15. The Society submits that other mechanisms, such as the freezing of shares, may be more effective in compelling compliance with this regime than UK criminal sanctions. The Society notes that this would be the effect of restriction notices set out in Schedule 3, New Schedule 1B to the Companies Act, at para. 3. However, it appears that these measures are intended only as a complimentary measure and not as an alternative to criminal sanctions, as they are discretionary measures, which are available only to companies, and not law enforcement agencies.

16. The Society thinks that the enforcement regime should be redrawn so that it is clear that criminal sanctions are only pursued as a last resort.

Maintaining the Register

17. Schedule 3, in what would be Part 21A of the Companies Act, Chapter 4, para 790V, allows for an alternative method of record keeping, according to which information on the register would be kept by the Registrar of Companies instead of companies themselves entering the information on their PSC register.

18. The Society observes that this method of record keeping may complicate the matter. Whereas a company can take action against a person who fails to provide information for the register, no action can be taken against the Registrar for entering the wrong information. This method therefore requires companies to assume risks that simply would not exist were they to maintain their own PSC register in-house. It is important that those affected by the legislation appreciate this point.


19. Schedule 3, 790ZF provides that the Secretary of State may require the Registrar and companies to refrain from using or disclosing PSC particulars of a prescribed kind where an application is made requesting them to refrain from doing so.

20. The Society does have views on this aspect and looks forward to considering BIS’s proposed Consultation on protecting people at risk from public disclosure of personal information on the PSC.

Directors' Disqualification

21. Part 9, Clause 93, para. 8ZA of the Bill provides that a person (P) may be disqualified if they exerted influence over a director who has been disqualified and is understood to be the "main transgressor" with respect to the impugned conduct.

22. The Society thinks that it is fundamentally unacceptable that, under the Bill as it stands, P may be disqualified without having been shown to have engaged in misconduct. The Society maintains that the direction or instruction that leads to P’s disqualification must be such that the court would have disqualified P if P had been the director. It cannot be sufficient to show that P has given a direction or instruction that was part of the main transgressor's conduct: it must be established that the direction or instruction amounted to misconduct, which could in and of itself lead to disqualification.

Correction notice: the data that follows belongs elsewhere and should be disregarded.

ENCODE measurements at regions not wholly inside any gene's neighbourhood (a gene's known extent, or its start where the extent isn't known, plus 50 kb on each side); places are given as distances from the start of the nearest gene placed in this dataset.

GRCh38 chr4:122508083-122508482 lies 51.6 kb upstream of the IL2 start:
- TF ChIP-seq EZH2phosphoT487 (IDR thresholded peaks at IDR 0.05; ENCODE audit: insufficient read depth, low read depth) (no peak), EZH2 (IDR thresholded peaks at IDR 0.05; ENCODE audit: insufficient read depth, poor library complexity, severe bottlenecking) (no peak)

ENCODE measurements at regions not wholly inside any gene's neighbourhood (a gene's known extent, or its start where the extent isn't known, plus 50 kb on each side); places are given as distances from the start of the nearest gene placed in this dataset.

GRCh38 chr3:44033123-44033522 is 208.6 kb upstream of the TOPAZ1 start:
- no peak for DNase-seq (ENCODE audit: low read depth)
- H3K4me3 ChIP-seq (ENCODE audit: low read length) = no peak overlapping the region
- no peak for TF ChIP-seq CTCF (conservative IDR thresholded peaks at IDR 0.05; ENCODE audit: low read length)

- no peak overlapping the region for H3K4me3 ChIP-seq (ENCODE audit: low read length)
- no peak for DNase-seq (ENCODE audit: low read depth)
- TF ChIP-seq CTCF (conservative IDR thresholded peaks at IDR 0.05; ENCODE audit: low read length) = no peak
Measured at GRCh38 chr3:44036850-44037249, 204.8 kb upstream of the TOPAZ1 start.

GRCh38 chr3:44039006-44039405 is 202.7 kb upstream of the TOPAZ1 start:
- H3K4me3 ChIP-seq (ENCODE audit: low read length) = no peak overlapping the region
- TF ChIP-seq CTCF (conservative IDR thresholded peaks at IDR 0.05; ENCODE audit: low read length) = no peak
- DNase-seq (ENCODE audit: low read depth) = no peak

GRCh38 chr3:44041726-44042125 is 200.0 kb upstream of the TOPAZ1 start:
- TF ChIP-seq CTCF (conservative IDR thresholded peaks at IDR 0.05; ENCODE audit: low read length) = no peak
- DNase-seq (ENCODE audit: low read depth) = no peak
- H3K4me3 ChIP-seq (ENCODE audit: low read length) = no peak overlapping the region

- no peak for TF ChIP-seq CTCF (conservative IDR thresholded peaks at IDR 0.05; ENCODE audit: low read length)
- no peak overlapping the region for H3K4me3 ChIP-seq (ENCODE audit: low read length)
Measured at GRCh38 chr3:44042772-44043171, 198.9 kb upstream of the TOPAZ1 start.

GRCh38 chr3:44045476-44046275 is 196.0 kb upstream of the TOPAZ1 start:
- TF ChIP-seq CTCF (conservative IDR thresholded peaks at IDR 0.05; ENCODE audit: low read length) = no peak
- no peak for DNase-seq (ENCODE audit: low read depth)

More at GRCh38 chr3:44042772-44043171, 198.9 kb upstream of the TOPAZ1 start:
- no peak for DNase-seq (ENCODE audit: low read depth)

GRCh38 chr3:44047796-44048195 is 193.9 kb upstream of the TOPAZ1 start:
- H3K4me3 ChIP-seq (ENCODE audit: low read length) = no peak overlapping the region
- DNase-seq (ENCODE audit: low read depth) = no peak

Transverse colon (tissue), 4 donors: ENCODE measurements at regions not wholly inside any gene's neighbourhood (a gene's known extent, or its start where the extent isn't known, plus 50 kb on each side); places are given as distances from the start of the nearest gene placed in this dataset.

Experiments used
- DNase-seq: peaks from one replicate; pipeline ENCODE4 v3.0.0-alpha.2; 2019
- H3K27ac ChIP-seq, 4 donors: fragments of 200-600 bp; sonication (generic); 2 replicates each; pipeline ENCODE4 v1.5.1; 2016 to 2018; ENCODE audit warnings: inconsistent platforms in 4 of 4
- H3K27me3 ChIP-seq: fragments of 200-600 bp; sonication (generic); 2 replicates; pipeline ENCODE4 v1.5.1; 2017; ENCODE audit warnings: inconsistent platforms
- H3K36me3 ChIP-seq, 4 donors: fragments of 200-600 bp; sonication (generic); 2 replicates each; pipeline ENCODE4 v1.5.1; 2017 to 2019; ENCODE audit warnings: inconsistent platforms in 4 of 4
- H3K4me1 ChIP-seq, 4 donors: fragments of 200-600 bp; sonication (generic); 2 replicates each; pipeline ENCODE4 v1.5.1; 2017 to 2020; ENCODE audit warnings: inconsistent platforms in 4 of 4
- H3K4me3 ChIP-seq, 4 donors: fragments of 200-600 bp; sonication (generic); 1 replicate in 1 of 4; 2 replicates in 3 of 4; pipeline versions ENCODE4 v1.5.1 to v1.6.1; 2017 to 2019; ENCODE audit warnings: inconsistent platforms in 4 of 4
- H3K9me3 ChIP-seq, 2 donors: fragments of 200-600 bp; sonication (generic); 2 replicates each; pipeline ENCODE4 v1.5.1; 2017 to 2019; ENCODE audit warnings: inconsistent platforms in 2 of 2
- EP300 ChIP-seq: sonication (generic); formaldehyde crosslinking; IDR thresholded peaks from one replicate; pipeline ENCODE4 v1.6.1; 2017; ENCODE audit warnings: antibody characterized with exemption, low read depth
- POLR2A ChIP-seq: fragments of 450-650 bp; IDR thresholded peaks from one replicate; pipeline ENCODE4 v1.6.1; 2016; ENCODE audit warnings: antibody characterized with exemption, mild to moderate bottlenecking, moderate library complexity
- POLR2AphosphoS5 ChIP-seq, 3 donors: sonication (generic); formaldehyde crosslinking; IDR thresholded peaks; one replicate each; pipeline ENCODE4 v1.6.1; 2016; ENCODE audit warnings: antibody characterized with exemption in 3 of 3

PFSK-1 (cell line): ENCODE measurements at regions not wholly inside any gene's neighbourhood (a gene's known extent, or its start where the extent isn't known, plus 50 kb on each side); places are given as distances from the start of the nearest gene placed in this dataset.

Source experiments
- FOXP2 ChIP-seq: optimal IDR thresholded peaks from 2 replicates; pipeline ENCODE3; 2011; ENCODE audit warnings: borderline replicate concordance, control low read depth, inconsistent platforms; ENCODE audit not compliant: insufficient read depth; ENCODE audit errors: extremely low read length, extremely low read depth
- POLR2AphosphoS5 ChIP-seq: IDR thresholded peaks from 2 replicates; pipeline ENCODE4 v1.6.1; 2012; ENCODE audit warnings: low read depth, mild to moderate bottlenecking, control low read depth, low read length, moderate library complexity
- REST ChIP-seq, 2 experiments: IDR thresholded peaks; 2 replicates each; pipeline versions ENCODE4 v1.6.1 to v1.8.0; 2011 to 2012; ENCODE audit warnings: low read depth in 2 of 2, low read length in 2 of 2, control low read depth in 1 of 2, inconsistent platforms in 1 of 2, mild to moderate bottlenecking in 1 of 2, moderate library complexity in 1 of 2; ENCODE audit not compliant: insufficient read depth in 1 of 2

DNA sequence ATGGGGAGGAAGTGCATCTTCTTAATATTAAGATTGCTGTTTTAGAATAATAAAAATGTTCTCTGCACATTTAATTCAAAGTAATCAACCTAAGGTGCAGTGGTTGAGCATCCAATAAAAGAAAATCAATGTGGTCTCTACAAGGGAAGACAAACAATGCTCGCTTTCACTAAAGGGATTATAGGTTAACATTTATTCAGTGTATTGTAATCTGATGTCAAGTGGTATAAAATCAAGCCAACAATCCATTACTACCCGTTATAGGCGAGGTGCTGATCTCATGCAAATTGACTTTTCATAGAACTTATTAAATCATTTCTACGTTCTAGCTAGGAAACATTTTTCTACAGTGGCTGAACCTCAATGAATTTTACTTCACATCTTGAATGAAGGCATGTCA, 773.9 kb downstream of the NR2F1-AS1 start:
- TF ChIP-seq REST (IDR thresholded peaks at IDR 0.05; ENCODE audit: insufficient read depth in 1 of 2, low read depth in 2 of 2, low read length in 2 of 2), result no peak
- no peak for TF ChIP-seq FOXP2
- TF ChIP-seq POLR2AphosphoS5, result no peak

Corporate Directors

23. Part 7, Clause 76 requires that each director of a company must be a natural person, save that the Secretary of State may make provision by regulations for cases in which a person who is not a natural person may be appointed a director of a company.

24. The Society accepts that the use of corporate directors may pose additional difficulties for those wishing to know more about the control of a company, as their use is capable of obscuring the identity of the individuals involved.

25. Corporate directors can, however, be used to serve a number of legitimate business purposes. For instance, there is a clear administrative advantage to having a number of authorised individuals available to act on behalf of the corporate directorship for the purposes of attending meetings and signing documents. This is particularly important to ensure continuity in the event that an authorised individual leaves the company.

26. It is important to appreciate also that some regulators actually require the use of corporate directors. A notable example is the FCA, which requires their use in respect of OEIC UCITS fund structures.

27. As the Government itself acknowledges, there will be situations where corporate directors ought to be retained, either because their benefits outweigh any risks posed, or due to pre-existing legal obligations. The Society looks forward to considering the proposed public consultation on the ban and exceptions to it.

Share warrants to bearer

28. Part 7, Clauses 73-75 and Schedule 4 make provisions for the abolition of share warrants to bearers.  Schedule 4, paras. 9 and 10 specifically provide that where such a share warrant is cancelled by cancellation order or suspended cancellation order, the company must or can be required to make a payment into court, equal to the aggregate of the share's nominal value as specified in the relevant share warrant, any share premium and what is described as "the suspension period amount".   

29. The Society considers that if this payment would make the company insolvent then the company should be entitled to seek a court order releasing it from the obligation to make the payment, on such terms as the court thinks fit.

Shadow directors

30. Part 7, Clause 78 provides that the general duties of a director apply to a shadow director, to the extent that they are capable of applying.

31. The Society considers that this approach is appropriate, and appreciates that it is intended that there will be regulations on this aspect, as stated in Clause 78(2).

October 2014

Prepared 15th October 2014